4. Fill in the captchas, and agree to the terms of service.
5. Click Next Step.
6. Add a profile photo if you would like by clicking add profile photo. If you would like to skip that step, click Next Step.
7. Click “continue to Gmail. “
8. Now complete your Gmail account.
CD-ROM stands for compact disc read only memory. A CD-ROM can store about 700MB of data. That is enough to hold about 3000000 text pages. Because CDs are inexpensive to produce yet provide access to so much storage, CD-ROM has become the medium of choice for publishing multimedia applications.
CDS bring music, literature, and video to your desktop, allow you to share animation, multimedia presentations, and software applications, and introduce you to the latest 3D games, medical journals, and reference materials. For years, computer systems have come standard with at least one CD-ROM drive. However, today’s technological advances offer other, more versatile CD options to consumers than the traditional read-only CD-ROM drive. Advanced options include CD-Recorder drives that can write or record data only once to a CD, CD-Re-writer drives that can write, erase, and rewrite data to a CD, or faster and more flexible CD-ROM drives that can also read media produced in a CD-R or CD-RW drive.
The speed of the CD-ROM is measured in how many thousands of characters it can read per second. The first CD-ROM drives could transfer data at a rate of 140K per second. Double speed CD-ROM drives can transfer data at twice that speed, or 300K per second. Now 42x are also available.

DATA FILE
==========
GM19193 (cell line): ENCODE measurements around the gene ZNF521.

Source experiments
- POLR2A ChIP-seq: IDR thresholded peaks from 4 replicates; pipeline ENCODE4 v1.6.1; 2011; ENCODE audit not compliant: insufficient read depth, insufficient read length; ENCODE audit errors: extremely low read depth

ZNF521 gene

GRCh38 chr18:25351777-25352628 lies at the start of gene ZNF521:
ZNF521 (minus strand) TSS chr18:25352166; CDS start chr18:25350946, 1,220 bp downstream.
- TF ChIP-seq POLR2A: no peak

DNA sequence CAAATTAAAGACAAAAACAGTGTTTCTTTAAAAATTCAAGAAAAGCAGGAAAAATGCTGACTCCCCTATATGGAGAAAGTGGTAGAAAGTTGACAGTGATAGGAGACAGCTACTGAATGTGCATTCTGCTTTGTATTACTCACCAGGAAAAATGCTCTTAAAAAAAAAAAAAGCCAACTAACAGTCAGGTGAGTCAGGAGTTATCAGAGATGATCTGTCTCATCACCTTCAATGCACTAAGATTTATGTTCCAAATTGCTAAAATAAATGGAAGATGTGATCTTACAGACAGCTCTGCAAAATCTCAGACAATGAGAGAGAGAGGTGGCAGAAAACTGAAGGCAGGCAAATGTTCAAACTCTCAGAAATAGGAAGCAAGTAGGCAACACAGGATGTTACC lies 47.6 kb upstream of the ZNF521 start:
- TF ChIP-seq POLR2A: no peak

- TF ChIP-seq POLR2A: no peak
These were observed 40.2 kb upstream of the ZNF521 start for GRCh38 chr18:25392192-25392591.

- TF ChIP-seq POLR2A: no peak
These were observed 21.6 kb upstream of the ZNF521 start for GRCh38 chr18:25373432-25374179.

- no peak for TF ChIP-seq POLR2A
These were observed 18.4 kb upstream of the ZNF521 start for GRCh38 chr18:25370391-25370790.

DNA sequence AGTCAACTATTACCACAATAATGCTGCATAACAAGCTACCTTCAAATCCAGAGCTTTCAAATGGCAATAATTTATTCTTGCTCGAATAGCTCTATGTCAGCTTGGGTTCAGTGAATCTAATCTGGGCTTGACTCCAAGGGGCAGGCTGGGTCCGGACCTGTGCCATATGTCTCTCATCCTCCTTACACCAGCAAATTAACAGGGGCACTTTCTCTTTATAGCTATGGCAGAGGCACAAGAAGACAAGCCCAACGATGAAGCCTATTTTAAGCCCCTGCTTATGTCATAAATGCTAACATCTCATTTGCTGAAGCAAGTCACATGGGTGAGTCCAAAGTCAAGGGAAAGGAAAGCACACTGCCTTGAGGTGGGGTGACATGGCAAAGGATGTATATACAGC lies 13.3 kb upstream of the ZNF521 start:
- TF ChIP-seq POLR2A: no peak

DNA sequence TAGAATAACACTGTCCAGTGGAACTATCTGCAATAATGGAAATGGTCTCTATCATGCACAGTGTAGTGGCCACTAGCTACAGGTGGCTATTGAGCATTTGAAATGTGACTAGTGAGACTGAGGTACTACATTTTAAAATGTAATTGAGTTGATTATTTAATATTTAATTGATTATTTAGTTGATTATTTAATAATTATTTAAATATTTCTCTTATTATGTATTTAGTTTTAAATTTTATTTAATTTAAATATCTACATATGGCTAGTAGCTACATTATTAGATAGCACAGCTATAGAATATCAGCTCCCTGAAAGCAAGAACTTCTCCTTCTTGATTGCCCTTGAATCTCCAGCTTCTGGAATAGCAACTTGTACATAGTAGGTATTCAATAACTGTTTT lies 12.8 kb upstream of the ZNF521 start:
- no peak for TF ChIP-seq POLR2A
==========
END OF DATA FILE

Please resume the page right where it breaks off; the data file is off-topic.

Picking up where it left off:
Multisession refers to a CD-ROM drive that can play back CDs that have been recorded on more than once.
Friday, August 16, 2013
The Hard Disk Drive (HDD) is the main secondary storage device used to permanently store information and consists of one or more magnetic disks contained in a box. An important function of a HDD is to store program files. When you purchase a new program, you need to install the program files to the HDD before you can run the program. Most programs will not work unless they are properly installed on the hard drive.
Speed –disk can spin much faster, thousands of RPM (revolution per minute). As a result of higher recording density and faster spinning, hard drive can write and retrieve information much faster.
The hard drive is connected to a disk controller with a cable. The hard drive can be connected by Enhanced integrated Drive Electronics (EIDE), and Small Computer System Interface (SCSI), pronounced “scuzzy”, connections.